Admissions and Financial Aid
August 7, 2001
Scheduled for discussion at Council on September
I. Executive Summary
The University Council Committee on Admissions
and Financial Aid (heretofore referred to as CAFA) was given three
Charge 1: Examine financial aid
packages and their effectiveness as a recruiting tool, and (consulting
with the Committee on Pluralism as necessary) their role in the
recruitment and retention of minorities.
Charge 2: Explore the possibility
of extending need-blind admissions to applicants who do not come
from North America. Follow the progress of the undergraduate financial
aid endowment in order to maintain need-blind admissions.
Charge 3: Work with the Committee
on Recreation and Intercollegiate Athletics in their review of the
status of student-athlete admissions.
At the meeting of the University Council committee
chairs we were given an additional charge:
Charge 4: Evaluate the Universitys
Admissions Web site (www.upenn.edu/admissions/undergrad/).
The committee passed the following motions,
which will be elaborated upon below:
Motion 1: The Provost should appoint
an ad-hoc committee to evaluate the resources, faculty availability,
performance and effectiveness of the pre-freshman program, advising,
and tutorial services. The evaluation should be done with a focus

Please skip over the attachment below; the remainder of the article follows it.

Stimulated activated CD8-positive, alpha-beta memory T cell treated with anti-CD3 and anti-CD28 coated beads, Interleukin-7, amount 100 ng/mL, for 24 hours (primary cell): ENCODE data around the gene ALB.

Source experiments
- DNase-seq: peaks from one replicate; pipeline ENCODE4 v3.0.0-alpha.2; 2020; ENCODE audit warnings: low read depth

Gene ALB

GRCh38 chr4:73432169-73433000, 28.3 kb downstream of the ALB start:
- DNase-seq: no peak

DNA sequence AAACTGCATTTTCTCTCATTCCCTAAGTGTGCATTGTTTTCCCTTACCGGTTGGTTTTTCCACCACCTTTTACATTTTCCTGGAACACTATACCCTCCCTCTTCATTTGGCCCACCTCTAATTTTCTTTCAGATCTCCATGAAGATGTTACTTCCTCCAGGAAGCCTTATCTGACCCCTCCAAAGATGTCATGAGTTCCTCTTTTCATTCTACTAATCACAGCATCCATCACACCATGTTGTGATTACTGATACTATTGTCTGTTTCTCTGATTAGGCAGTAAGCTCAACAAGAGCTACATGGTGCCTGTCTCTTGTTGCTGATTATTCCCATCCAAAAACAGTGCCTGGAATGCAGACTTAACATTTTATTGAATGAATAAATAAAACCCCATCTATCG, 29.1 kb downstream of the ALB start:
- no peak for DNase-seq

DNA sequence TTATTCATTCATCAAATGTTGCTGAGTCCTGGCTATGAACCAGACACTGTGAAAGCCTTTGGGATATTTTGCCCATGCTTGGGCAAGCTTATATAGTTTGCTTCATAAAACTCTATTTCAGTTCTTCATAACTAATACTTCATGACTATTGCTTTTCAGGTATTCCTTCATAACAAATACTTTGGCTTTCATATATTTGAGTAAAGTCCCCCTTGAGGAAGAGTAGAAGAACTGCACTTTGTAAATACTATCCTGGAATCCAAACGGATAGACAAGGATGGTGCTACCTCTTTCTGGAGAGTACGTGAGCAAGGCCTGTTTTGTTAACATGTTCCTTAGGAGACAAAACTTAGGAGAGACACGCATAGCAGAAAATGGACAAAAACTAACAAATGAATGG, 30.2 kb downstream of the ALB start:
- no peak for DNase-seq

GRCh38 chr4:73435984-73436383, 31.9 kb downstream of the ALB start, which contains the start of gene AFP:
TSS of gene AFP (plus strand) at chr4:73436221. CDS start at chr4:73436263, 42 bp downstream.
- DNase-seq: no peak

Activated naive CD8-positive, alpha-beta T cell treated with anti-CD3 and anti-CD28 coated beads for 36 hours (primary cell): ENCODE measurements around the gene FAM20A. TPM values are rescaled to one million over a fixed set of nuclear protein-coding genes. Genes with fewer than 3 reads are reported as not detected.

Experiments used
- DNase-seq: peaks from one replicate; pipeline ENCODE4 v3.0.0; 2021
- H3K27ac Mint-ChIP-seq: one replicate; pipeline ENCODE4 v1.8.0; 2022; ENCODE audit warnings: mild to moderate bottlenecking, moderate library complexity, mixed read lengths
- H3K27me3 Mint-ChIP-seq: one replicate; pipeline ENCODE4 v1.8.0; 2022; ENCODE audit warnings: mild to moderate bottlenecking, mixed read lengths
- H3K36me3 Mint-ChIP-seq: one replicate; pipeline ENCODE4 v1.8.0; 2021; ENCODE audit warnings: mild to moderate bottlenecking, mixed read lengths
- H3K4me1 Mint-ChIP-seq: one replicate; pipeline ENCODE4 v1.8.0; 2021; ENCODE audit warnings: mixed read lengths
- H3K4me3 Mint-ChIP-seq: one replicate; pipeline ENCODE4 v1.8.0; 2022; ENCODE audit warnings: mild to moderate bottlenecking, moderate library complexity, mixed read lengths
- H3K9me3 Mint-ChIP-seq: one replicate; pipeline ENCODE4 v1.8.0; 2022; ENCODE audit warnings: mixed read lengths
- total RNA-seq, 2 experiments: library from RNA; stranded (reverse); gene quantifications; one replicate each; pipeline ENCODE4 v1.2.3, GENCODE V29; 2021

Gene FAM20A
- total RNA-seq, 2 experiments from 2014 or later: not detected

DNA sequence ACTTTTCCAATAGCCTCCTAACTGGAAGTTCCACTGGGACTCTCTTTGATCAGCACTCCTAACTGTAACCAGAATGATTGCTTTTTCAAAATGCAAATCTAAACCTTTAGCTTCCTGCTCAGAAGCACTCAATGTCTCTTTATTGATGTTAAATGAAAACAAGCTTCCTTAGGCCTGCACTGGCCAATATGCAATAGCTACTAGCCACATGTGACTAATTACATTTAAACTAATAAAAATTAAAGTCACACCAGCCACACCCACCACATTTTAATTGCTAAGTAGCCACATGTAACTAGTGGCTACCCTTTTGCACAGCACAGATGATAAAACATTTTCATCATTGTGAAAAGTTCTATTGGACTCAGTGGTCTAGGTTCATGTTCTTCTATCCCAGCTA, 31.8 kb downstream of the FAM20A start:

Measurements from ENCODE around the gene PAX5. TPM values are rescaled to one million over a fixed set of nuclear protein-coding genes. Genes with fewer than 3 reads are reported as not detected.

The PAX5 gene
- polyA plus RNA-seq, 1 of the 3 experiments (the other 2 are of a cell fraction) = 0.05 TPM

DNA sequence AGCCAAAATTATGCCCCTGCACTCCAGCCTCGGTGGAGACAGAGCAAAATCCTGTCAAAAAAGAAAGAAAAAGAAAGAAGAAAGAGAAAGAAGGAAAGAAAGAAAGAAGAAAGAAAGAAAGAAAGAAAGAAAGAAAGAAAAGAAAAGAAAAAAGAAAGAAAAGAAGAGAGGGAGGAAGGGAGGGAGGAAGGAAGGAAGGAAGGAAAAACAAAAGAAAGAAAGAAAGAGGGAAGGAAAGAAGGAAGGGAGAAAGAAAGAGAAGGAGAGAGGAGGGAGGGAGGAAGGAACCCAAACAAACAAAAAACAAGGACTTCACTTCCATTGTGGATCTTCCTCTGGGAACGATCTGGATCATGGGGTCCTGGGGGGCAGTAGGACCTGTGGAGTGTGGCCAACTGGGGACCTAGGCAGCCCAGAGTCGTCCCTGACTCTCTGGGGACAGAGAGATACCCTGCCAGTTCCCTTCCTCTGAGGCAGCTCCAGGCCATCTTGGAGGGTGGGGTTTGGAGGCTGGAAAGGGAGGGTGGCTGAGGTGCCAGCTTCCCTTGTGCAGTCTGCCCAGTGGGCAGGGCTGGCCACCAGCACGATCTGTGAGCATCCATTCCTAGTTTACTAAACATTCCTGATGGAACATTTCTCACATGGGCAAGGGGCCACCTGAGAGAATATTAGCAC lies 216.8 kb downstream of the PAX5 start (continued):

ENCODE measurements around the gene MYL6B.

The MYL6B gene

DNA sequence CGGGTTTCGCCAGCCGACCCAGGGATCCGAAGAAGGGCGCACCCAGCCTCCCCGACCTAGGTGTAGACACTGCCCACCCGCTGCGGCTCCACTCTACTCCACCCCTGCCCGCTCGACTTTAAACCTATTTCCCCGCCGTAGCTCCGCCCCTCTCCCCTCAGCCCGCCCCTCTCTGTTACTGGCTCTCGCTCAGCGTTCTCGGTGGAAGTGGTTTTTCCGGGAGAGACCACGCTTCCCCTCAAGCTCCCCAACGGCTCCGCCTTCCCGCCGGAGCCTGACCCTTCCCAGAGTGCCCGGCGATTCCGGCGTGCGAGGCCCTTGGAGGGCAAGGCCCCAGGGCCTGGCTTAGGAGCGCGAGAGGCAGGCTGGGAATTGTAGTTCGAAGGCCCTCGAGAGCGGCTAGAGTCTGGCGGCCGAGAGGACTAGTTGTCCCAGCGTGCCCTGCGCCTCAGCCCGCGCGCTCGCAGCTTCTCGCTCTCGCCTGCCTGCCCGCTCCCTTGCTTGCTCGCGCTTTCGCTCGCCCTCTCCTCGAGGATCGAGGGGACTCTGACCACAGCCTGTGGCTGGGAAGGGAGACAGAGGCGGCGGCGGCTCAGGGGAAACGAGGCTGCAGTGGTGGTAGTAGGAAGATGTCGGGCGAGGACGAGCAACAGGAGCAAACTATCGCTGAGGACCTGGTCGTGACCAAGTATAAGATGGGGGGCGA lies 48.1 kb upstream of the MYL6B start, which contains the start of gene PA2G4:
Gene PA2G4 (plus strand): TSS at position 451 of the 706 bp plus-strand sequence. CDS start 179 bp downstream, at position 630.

on students who are specially admitted. The need to expand these
programs and the resources that this might require should also be
Motion 2: The Administration
should make available data on admissions to CAFA with the support
of the Office of Institutional Research and Analysis. The database
should be updated yearly with information on GPA, graduation status,
admissions information from a students application (e.g.,
PI, SAT scores, and RIC), financial status, demographics, and indicators
for specially admitted students. CAFA should not present these data
without the consent of the Administration.
Motion 3: The Committee on Admissions
and Financial Aid (CAFA) calls on the University to declare its
commitment to the goal of admitting qualified students from around
the world on a need-blind basis (Global Need-Blind Admissions, or
GNBA) and to move toward attainment of this goal with deliberate
speed, recognizing the significant financial and other resource
implications of implementing a GNBA policy. Further, CAFA calls
on the University to demonstrate its commitment to making measurable
progress toward this goal by recruiting, admitting, and providing